Health December 11, 2019
General Election 2019: Voting for the NHS

By Ben Howlett - Accountable Care Journal

This guide is not about Brexit. A refreshing change, perhaps, given that the 2019 General Election was called because the Prime Minister could not settle a timetable with Parliament on his Brexit legislation. However, as the weeks have progressed, the NHS has become one of the most important issues for electors as they ready themselves to hit polling stations.

With less than 24 hours to go before the polls open on the first General Election to be held in December since 1923, Public Policy Projects offers its assessment of the various positions on the NHS.

From commitments to substantially increase spending, reinvigorate hospital building, and recruit thousands of new nurses, this election campaign has raised the electoral profile of the NHS. Some argue this is clear and damaging politicisation of the health service. However, these commentators are often the same ones shouting the loudest for additional funding. If the NHS was devoid of politics, it would not receive the attention it deserves.

Have the big parties “ducked” the big issues?

Most voters never read the glossy manifestos and therefore political parties do not take them as seriously as we may like. However, the launch of the 2017 Conservative manifesto changed all that. Theresa May’s disastrous social care announcement saw the hopes of a majority crushed at a single press conference.

Given the context of 2017, commentators have read through this year’s commitments line by line, looking for every loophole. Overall, some of the announcements can be described as “lacking detail” or “empty promises”. The head of NHS Providers made this case earlier this week.

There is already plenty of information in the public domain. For those brave enough, they can always read the various manifestos for themselves before they decide how to vote. However, for those without hours-on-end to spare, Public Policy Projects has compiled some of the key analysis.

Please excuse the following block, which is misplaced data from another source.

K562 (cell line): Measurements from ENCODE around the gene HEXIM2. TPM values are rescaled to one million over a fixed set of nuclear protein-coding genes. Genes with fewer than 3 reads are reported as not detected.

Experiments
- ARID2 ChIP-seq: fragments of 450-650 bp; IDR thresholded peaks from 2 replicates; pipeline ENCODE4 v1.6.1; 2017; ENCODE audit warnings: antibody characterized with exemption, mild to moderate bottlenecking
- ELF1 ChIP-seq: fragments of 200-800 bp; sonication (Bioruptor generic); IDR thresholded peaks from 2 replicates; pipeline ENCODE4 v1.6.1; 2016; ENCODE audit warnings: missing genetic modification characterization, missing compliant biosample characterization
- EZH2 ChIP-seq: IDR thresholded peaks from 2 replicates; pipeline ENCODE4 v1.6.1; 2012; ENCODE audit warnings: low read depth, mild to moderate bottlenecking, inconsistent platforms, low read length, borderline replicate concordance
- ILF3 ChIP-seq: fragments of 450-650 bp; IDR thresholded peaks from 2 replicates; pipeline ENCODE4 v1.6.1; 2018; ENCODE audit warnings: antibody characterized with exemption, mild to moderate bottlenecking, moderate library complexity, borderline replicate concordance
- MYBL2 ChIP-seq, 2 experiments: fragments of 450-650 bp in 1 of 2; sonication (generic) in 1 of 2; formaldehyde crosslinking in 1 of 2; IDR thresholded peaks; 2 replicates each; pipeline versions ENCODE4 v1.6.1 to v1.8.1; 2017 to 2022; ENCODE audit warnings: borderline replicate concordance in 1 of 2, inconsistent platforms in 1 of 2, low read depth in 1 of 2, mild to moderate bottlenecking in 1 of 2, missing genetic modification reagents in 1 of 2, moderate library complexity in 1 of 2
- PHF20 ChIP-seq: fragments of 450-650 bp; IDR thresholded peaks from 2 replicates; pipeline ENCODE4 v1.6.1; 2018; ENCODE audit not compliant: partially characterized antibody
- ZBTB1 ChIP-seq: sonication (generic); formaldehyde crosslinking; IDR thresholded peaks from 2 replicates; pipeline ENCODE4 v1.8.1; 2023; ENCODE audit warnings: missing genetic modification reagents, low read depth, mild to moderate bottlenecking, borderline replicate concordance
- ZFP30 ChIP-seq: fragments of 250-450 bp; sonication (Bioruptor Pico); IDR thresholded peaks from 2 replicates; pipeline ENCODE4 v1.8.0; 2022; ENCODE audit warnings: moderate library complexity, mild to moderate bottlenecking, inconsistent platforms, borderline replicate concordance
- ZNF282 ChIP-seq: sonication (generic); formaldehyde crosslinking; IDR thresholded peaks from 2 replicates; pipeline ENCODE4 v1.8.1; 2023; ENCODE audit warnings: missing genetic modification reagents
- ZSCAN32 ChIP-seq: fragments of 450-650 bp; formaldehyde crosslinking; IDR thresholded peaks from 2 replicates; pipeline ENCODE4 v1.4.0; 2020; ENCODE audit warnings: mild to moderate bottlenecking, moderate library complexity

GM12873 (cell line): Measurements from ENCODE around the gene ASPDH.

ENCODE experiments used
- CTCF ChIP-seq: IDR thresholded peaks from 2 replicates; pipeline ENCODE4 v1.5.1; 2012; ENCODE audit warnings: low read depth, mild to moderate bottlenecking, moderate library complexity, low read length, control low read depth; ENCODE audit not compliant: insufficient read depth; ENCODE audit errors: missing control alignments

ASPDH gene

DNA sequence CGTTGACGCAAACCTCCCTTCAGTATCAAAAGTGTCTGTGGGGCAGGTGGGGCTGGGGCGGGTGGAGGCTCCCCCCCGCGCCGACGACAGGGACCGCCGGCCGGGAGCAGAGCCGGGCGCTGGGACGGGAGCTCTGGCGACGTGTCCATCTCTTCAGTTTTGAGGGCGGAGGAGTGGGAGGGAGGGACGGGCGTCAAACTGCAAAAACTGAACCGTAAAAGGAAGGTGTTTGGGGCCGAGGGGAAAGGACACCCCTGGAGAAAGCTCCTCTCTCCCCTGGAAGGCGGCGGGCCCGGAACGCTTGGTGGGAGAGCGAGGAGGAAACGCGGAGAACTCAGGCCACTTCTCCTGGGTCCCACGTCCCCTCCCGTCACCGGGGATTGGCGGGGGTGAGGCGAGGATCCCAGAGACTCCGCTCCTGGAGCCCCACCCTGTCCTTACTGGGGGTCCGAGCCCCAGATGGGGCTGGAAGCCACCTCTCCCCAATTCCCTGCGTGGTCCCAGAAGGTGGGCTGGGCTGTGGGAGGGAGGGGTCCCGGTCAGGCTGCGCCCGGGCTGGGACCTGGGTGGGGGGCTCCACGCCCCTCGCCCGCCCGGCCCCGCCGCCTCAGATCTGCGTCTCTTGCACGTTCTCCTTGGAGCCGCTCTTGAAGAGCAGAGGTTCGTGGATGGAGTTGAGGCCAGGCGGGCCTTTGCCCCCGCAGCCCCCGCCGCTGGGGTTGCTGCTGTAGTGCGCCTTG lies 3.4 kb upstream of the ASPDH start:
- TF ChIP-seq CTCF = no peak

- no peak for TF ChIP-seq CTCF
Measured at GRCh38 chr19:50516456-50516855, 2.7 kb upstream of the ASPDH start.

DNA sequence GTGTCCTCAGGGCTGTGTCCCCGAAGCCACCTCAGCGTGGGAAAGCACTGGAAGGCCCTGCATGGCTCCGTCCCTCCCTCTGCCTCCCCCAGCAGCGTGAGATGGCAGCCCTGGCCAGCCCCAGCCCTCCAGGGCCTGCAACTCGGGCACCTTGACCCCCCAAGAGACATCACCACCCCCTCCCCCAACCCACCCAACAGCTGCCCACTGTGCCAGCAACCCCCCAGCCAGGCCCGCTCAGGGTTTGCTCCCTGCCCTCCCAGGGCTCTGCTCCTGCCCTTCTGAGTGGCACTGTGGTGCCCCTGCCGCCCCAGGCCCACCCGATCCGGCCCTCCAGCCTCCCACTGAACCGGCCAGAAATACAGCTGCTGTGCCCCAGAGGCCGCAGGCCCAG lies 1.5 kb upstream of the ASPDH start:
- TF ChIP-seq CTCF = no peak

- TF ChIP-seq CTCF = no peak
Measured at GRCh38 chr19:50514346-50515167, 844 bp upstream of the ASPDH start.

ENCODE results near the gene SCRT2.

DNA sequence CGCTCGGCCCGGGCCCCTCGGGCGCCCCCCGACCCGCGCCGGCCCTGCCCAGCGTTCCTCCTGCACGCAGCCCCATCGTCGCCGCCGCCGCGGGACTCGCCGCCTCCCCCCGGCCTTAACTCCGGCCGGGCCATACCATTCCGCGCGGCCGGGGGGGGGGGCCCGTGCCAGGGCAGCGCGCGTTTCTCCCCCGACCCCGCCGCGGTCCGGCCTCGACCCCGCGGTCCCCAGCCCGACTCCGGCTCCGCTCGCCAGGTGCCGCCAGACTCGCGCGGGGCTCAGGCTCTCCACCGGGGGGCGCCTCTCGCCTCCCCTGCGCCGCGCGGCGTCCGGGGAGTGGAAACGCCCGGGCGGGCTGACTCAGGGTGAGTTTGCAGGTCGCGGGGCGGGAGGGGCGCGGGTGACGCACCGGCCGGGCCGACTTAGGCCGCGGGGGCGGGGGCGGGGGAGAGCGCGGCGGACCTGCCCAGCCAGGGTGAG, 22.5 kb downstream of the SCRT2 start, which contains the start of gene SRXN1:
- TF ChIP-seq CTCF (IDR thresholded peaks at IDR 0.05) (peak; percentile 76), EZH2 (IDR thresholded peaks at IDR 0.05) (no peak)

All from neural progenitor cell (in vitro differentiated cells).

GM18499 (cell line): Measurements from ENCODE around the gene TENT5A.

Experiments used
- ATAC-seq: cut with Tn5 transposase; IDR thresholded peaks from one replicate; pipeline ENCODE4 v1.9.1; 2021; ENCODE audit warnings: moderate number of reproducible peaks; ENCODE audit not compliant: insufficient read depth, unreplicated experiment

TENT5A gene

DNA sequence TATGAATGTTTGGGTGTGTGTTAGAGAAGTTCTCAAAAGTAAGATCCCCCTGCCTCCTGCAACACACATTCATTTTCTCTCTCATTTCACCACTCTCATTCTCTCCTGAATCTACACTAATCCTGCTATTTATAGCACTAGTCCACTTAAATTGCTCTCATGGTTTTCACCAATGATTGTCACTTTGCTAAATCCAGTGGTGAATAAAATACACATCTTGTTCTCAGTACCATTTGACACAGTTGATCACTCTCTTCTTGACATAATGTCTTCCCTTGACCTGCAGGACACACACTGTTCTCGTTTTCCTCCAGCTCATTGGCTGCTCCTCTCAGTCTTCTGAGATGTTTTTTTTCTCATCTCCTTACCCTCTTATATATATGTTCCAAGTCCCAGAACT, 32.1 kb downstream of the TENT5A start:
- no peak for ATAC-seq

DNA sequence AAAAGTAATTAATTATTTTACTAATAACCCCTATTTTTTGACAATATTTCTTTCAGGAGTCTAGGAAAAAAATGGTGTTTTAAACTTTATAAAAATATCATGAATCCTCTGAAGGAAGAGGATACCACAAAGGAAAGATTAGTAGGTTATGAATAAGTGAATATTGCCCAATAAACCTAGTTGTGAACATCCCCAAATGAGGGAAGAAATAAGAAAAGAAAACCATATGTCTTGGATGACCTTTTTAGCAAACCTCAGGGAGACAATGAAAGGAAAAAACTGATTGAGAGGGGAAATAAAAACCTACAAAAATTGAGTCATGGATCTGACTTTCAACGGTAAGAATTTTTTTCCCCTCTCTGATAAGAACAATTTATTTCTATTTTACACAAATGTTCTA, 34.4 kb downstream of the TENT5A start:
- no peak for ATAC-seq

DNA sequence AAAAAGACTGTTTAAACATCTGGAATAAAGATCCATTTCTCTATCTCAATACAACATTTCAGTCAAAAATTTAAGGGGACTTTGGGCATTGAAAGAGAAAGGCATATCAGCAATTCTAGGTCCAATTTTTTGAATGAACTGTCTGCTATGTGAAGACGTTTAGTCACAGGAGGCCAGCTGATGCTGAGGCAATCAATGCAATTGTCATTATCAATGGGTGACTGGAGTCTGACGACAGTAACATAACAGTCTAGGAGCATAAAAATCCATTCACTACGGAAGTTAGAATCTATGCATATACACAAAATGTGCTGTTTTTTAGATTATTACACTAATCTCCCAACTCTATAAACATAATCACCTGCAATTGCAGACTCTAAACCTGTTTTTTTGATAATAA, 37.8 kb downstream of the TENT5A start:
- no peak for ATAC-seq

The major parties have certainly not ducked this issue. Austerity is definitely over in terms of macro-spending decisions. In the context of Brexit, the question instead is whether the commitments are affordable without serious tax or borrowing increases. It does not take extensive analysis to realise that they are not. Therefore, the question for voters is whether they believe the promises from each of the main parties.


Party pledges for NHS spending. NHS England budget (£bn) Source: BBC News

The Kings Fund analysis:

The Kings Fund has produced a comprehensive assessment of all health and care promises made by the Conservatives, Labour and the Liberal Democrats, which is well worth a read before voters put their cross in a box tomorrow. However, the core highlights from each of the parties include; the Conservative plan to increase the Cancer Drugs Fund and double the investment in dementia research; Labour’s pursuit of a 'health in all policies' approach and a clear focus on preventative care; and the Liberal Democrats agenda to re-introduce bursaries for student nurses.


Source: The Kings Fund



Manifestos aside, this campaign has not been without its political clangers – some of which have been very difficult for candidates to answer. The most notable of these was the Culture Secretary’s inability to grasp that the Conservative pledge for 50,000 more nurses included the current cohort of 19,000 in an interview with Good Morning Britain. For those in the innumerate government, that equals 31,000 more nurses, not 50,000. Furthermore, discussions continue to surround the 40 new hospitals promised by Boris Johnson and Matt Hancock, only six of which have received firm funding commitments, the remaining 34 receiving just seed funding.